financeBusinesses in the third quarter of 2012 experienced a sharp drop in optimism as they look ahead to the next twelve months. Optimism fell from 50 percent in the second quarter of the year down to 19 percent according to the Grant Thornton International Business Report. Despite the steep confidence drop, U.S. businesses remain more optimistic than the rest of the world where the average global percentage level of optimism is down to the high single digits.

Many of the larger world economies have all experienced rapidly declining optimism from quarter to quarter. Confidence in China fell 22 points down to 11 percent from Q2 to Q3 where Germany saw optimism fall from 40 percent in Q2 to 28 percent in Q3. Over the next year, 58 percent of U.S. businesses expect revenue increases. Regionally, 71 percent of businesses in the West expect a revenue increase compared to 63 percent in the Northeast, 58 percent in the Midwest, 53 percent in the Mid-Atlantic/Southeast, and 49 percent in Central.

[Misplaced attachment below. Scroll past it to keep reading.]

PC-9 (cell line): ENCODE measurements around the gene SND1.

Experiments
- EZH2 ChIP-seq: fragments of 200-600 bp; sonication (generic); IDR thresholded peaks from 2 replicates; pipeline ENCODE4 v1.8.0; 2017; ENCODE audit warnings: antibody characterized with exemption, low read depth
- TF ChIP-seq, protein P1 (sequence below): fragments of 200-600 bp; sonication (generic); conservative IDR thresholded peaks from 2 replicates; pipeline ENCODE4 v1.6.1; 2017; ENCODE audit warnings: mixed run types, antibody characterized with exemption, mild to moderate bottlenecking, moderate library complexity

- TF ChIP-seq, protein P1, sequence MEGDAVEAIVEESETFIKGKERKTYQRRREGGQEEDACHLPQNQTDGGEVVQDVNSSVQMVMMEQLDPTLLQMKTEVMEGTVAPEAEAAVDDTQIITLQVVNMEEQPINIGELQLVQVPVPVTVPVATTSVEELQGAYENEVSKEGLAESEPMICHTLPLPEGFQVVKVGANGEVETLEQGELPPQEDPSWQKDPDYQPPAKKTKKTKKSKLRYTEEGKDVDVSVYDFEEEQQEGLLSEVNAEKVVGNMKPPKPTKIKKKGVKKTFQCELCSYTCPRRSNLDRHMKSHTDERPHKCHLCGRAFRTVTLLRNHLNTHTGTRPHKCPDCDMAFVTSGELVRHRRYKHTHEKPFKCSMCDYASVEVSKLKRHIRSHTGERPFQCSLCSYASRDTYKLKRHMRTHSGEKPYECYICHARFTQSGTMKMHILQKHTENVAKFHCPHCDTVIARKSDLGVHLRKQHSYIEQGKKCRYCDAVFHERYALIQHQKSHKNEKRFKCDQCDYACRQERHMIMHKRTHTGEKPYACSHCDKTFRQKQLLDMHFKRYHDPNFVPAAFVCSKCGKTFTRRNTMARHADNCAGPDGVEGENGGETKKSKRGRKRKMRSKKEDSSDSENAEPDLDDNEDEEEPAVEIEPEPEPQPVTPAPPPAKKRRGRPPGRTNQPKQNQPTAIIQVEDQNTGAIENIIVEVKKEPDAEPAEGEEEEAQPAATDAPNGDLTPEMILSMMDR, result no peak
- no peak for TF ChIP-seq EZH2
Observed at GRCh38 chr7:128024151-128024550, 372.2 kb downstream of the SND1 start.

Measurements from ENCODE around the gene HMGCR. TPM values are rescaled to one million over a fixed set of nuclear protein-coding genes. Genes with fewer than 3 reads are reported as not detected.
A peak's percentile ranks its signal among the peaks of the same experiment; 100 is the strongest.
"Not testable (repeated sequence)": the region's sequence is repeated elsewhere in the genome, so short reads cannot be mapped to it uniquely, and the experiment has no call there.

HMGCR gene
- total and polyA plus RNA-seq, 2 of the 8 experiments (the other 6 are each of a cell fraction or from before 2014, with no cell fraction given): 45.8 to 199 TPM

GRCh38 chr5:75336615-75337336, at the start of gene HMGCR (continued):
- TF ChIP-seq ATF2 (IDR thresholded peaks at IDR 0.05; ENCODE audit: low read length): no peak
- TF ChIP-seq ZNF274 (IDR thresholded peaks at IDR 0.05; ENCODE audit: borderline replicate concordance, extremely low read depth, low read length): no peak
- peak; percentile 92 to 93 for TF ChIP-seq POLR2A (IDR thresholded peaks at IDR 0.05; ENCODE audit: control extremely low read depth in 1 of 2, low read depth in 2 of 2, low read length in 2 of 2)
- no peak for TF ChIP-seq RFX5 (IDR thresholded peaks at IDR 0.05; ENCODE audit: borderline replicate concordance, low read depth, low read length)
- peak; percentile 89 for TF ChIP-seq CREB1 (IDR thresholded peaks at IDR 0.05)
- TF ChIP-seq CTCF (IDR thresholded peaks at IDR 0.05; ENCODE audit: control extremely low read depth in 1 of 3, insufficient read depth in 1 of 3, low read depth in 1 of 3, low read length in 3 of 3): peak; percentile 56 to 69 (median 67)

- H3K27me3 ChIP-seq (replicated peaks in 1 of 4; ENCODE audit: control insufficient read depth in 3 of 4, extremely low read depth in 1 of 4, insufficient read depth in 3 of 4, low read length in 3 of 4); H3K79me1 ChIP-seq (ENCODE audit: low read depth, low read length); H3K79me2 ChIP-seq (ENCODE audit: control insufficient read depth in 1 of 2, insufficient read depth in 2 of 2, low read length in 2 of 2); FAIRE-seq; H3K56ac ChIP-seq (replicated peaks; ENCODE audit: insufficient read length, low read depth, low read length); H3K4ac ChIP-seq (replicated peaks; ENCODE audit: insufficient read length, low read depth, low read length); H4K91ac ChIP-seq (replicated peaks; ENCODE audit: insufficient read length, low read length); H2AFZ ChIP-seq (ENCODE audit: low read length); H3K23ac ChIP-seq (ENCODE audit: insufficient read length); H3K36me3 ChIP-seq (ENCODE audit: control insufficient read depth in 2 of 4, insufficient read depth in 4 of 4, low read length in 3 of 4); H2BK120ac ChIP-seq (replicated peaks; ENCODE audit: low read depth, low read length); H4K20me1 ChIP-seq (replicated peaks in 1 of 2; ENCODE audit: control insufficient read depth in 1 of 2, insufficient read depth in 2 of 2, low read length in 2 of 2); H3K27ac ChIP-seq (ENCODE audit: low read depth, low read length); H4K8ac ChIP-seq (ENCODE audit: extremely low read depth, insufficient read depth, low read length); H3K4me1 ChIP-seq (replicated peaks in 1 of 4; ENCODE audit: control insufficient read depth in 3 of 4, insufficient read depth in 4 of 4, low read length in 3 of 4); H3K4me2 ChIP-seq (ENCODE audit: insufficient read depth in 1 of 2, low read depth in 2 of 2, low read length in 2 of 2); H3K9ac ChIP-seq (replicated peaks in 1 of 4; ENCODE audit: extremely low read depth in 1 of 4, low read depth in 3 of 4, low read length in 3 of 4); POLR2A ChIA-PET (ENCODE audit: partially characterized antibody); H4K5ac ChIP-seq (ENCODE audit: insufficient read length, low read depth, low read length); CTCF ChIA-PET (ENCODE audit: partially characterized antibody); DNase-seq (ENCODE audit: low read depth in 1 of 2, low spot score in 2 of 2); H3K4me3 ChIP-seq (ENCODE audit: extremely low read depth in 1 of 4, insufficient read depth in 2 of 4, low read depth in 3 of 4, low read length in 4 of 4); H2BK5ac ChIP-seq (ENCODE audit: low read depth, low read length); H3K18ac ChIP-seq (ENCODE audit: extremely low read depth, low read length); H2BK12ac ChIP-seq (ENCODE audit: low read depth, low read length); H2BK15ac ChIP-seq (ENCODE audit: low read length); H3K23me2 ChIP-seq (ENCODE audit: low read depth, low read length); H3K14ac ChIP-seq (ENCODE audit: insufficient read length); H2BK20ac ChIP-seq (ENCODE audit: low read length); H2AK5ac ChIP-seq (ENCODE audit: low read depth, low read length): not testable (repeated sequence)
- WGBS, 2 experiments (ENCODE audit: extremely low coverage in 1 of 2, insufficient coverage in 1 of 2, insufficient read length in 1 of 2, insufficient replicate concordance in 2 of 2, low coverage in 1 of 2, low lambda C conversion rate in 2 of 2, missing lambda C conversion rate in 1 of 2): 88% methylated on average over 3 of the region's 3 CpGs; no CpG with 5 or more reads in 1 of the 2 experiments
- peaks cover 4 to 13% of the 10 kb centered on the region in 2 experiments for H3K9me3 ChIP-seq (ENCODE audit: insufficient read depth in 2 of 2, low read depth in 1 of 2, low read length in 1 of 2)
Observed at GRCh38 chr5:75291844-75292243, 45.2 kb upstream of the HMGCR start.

“Businesses in the U.S. are experiencing uncertainty about how the economy will perform in the next 12 months,” said Stephen Chipman, chief executive officer of Grant Thornton LLP, the U.S. member firm of Grant Thornton International. “Much of this is likely due to the overall uncertainty in the country right now—from the outcome of the presidential election to the fiscal cliff. Even so, U.S. business executives are showing some signs of optimism about their revenues and profitability.”

Most businesses still plan to hire more staff, but are cautious regarded pay raises. About two-thirds of businesses plan to give raises to only match inflation, especially in the Northeast (72 percent), but also prevalent in the Midwest (71 percent), West (69 percent), Mid-Atlantic/Southeast, and Central (63 percent).

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